Difference Between Atomicity and Valency

Main Difference – Atomicity vs Valency

Atomicity and valency are two chemical terms that are often used regarding atoms and molecules. Atomicity is the number of atoms present in a molecule. Valency is the maximum number of electrons that an atom has to lose, gain or share in order to get stabilized. Therefore these are two distinct properties of atoms and molecules. The main difference between atomicity and valency is that atomicity explains a molecular property whereas valency describes an elemental property.

Key Areas Covered

1. What is Atomicity
      – Definition, Types with Examples
2. What is Valency
      – Definition, Explanation with an Example
3. What is the Difference Between Atomicity and Valency
      – Comparison of Key Differences

Key Terms: Atomicity, Diatomic, Electron Configuration, Inert Gases, Monoatomic, Polyatomic, Sulfur, Valency

Difference Between Atomicity and Valency - Comparison Summary

What is Atomicity

Atomicity is the total number of atoms present in a molecule. According to this definition, molecules can be divided into groups depending on the atomicity of molecules. For example, molecules can be monoatomic, diatomic, triatomic or polyatomic. Monoatomic compounds are composed of a single atom. For example, inert gases such as Helium (He), Argon (Ar), etc. are monoatomic compounds. Diatomic compounds are composed of two atoms per one molecule. Ex: oxygen gas (O2), nitrogen gas (N2), chlorine gas (Cl2), etc.

The symbol for atomicity is “a”. Therefore, for monoatomic compounds, a=1 and for diatomic compounds, a=2. For polyatomic compounds, the atomicity is a large value. This because the polyatomic molecules are composed of a large number of atoms.

Difference Between Atomicity and Valency

Figure 1: A Polyatomic Molecule

When the atomicity of compounds formed by the elements in the same group (in the periodic table) are considered, we can observe relationships in chemical and physical properties of those compounds. For example, all inert gases are monoatomic compounds which have similar chemical properties. Although some compounds are highly different from each other in their chemical and physical properties, they may belong to the same group of compounds depending on the atomicity of those compounds. For example, Cl2 is a gaseous compound whereas I2 is a solid at room temperature. But both these compounds are diatomic compounds when their atomicity values are considered.

What is Valency

Valency can be defined as the maximum number of electrons that an atom can lose, gain or share in order to become stabilized. For metals and nonmetals, the octet rule describes the most stable form of an atom. It says that if the number of the outermost shell of an atom is completely filled with eight electrons, that configuration is stable. In other words, if the s and p sub-orbitals are completely filled, having ns2np6, it is stable. Naturally, noble gas atoms have this electron configuration. Therefore, other elements need to either lose, gain or share electrons in order to obey the octet rule. The maximum number of electrons involved in this stabilization process is called the valency of that atom.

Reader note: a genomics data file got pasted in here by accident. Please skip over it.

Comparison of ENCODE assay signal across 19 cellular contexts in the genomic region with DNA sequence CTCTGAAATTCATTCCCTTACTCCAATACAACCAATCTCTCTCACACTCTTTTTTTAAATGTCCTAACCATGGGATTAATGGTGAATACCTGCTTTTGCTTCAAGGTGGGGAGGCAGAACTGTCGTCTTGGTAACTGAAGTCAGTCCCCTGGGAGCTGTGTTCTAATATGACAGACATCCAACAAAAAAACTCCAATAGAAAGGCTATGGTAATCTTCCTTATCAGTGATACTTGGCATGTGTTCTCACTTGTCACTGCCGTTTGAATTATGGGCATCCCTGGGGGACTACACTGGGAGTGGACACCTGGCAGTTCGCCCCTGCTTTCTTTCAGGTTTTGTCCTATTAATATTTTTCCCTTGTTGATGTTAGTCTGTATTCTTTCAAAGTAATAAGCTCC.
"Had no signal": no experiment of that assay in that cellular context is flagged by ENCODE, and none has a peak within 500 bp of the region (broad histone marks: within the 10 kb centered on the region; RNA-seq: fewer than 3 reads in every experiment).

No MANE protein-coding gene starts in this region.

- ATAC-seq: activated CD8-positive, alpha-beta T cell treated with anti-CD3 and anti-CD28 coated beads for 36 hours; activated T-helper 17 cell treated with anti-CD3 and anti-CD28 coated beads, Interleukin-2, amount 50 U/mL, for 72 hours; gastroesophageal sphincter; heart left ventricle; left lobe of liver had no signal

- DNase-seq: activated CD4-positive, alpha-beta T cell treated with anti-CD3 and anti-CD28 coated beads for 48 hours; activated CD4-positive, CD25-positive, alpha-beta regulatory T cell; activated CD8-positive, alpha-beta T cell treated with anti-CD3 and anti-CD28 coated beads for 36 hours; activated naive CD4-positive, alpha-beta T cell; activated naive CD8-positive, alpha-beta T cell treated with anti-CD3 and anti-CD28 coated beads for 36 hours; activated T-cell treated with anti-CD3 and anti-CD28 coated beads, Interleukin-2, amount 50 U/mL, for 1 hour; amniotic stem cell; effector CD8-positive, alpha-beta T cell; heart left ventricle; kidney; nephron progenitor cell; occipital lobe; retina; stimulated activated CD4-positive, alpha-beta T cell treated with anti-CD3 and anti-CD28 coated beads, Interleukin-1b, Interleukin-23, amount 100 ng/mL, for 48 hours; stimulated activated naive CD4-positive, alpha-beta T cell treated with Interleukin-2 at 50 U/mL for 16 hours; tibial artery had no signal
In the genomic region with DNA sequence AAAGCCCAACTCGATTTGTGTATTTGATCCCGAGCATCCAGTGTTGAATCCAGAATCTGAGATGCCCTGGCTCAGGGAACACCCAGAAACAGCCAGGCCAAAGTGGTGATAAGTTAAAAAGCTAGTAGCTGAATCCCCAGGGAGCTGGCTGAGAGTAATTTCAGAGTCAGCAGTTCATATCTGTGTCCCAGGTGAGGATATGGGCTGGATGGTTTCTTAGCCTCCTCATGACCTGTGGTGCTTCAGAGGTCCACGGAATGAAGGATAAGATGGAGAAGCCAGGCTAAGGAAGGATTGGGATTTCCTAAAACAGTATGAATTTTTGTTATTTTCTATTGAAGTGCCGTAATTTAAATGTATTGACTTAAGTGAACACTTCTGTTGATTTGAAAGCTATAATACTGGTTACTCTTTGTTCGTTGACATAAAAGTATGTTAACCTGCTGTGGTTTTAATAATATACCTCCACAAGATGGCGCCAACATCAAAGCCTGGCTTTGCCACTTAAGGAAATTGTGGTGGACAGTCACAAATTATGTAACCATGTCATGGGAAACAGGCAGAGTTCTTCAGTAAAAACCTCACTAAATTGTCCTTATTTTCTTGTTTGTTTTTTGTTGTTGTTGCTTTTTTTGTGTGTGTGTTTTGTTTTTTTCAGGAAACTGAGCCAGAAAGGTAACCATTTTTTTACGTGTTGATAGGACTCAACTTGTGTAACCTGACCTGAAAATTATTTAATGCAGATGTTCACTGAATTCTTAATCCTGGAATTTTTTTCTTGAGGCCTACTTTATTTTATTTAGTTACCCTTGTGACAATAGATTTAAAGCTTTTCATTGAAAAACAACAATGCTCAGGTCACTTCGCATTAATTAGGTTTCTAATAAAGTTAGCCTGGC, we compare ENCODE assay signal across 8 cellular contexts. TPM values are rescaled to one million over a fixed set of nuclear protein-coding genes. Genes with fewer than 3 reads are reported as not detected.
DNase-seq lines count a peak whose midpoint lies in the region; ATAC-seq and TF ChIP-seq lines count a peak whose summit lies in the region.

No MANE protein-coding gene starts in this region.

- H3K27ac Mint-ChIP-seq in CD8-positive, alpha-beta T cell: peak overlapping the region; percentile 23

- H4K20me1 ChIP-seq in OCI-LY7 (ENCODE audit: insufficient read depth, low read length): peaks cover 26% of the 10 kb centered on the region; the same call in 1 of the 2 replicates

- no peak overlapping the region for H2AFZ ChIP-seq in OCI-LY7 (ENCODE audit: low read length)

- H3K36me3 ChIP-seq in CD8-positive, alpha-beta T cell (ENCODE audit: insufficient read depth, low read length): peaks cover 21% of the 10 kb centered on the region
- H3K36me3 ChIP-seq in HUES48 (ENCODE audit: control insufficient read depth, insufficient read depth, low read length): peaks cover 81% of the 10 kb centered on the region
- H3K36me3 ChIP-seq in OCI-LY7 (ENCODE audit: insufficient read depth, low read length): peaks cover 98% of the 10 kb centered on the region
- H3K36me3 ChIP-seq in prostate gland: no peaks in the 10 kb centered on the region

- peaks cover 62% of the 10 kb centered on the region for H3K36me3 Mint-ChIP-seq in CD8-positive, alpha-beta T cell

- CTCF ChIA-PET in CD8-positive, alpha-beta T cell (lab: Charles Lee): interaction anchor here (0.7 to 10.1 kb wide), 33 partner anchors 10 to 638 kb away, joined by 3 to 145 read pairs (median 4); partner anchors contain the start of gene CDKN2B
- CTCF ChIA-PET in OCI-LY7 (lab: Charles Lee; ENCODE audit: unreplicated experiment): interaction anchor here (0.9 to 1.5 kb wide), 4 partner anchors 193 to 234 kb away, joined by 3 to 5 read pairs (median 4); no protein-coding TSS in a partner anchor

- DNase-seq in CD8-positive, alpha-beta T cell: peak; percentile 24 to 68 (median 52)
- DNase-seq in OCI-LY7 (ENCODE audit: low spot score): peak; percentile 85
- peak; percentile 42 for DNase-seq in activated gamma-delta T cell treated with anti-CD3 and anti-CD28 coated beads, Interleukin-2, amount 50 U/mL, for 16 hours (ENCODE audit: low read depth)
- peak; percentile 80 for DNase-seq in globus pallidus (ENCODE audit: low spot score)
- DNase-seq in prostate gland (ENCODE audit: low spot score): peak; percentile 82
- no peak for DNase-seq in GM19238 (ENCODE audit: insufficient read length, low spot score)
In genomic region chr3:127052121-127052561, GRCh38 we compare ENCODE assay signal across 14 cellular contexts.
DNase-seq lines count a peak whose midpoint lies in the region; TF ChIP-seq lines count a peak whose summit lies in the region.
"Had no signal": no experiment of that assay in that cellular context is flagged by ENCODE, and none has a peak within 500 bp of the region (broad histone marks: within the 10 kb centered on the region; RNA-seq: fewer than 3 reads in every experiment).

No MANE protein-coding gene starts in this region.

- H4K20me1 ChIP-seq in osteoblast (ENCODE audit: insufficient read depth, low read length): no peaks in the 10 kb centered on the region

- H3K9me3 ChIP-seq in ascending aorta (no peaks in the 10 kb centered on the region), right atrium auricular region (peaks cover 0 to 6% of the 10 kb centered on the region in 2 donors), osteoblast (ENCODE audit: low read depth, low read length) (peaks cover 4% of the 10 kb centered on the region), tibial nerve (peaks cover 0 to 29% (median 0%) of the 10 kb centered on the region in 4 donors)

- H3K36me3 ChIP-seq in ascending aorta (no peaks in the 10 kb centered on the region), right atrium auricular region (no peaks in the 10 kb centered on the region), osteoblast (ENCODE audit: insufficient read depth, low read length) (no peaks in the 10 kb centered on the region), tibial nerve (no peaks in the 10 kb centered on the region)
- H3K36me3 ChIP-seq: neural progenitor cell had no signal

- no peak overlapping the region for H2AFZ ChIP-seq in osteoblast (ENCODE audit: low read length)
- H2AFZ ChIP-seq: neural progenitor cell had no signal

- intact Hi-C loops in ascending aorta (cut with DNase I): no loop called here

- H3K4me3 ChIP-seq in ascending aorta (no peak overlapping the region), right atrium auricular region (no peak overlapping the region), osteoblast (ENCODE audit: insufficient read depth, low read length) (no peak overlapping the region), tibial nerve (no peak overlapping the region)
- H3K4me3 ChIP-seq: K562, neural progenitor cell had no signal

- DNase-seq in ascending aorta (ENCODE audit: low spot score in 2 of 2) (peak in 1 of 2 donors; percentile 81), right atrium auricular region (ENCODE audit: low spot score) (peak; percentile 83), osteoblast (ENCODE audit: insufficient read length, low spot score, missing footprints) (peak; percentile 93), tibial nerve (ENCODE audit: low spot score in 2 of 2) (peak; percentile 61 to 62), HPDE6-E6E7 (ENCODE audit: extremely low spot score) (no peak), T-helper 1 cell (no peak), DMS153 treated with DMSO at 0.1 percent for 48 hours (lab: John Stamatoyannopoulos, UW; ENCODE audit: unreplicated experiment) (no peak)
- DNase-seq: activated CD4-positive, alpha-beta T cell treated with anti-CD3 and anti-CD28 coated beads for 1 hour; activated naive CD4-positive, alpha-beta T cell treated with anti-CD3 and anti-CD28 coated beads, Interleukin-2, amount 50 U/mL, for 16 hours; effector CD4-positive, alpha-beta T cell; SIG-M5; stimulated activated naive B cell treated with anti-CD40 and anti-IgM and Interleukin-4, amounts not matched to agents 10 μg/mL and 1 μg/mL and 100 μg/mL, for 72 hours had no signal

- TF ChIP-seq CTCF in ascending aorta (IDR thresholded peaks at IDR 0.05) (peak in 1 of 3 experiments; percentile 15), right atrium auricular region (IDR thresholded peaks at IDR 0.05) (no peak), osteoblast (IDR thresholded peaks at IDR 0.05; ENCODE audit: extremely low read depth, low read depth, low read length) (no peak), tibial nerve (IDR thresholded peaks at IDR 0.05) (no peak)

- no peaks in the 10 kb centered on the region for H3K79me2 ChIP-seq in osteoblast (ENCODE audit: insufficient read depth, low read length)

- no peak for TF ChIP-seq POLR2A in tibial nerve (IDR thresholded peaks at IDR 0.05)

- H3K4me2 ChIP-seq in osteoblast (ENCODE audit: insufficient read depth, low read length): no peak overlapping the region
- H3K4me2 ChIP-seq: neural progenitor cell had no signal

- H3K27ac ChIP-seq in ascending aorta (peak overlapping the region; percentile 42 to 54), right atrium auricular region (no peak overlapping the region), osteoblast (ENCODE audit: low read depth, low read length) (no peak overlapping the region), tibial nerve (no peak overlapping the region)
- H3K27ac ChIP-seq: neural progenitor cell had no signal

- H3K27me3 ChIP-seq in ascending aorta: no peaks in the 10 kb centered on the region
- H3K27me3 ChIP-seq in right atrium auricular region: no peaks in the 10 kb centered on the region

Let us consider sulfur as an example. The valency of sulfur can be determined as below.

Main Difference - Atomicity vs Valency

Figure 2: Chemical Structure of Sulfur Atom

The number of electrons in the outermost orbital of sulfur is 6. In order become stabilized, the number of electrons in the outermost orbital should be 8 (according to the octet rule). Then, sulfur must gain or share 2 more electrons from outside. Therefore, the valency of sulfur is 2.

However, transition elements can have different valencies. This is because transition metals can be stabilized by removing different numbers of electrons.

Difference Between Atomicity and Valency

Definition

Atomicity: Atomicity is the total number of atoms present in a molecule.

Valency: Valency is the maximum number of electrons that an atom can lose, gain or share in order to become stabilized.

Determination

Atomicity:  Atomicity can be determined by calculating the number of atoms present per molecule of a substance.

Valency:  Valency can be determined by looking at the electron configuration of an atom.

Number of Atoms

Atomicity:  Atomicity depends on the number of atoms present in a molecule.

Valency: Valency does not depend on the number of atoms.

Relation to Electron

Atomicity: Atomicity has no relation to the number of electrons in an atom.

Valency: Valency has a direct relation to the number of electrons.

Different Types

Atomicity:  Compounds can be divided into several groups depending on the atomicity as monoatomic, diatomic, triatomic and polyatomic compounds.

Valency: Elements can be named as monovalence elements, divalence elements, etc. depending on the valency of the element.

Conclusion

Atomicity is the number of atoms present in a molecule. Valency is the maximum number of electrons that an atom has to lose, gain or share in order to get stabilized. The main difference between atomicity and valency is that atomicity explains a molecular property whereas valency describes an elemental property.

References:

1. “CHEM-GUIDE.” Deduction of atomicity of elementary gas, chem-guide.blogspot.com/2010/03/Available here.
2. CHEMISTRY I: ATOMS AND MOLECULES. Available here.

Image Courtesy:

1. “Dodecaborane-3D-balls” Public Domain) via Commons Wikimedia
2. “Electron shell 016 Sulfur – no label” By commons:User:Pumbaa (original work by commons:User:Greg Robson)  (CC BY-SA 2.0 uk) via Commons Wikimedia

About the Author: Madhusha

Madhusha is a BSc (Hons) graduate in the field of Biological Sciences and is currently pursuing for her Masters in Industrial and Environmental Chemistry. Her interest areas for writing and research include Biochemistry and Environmental Chemistry.

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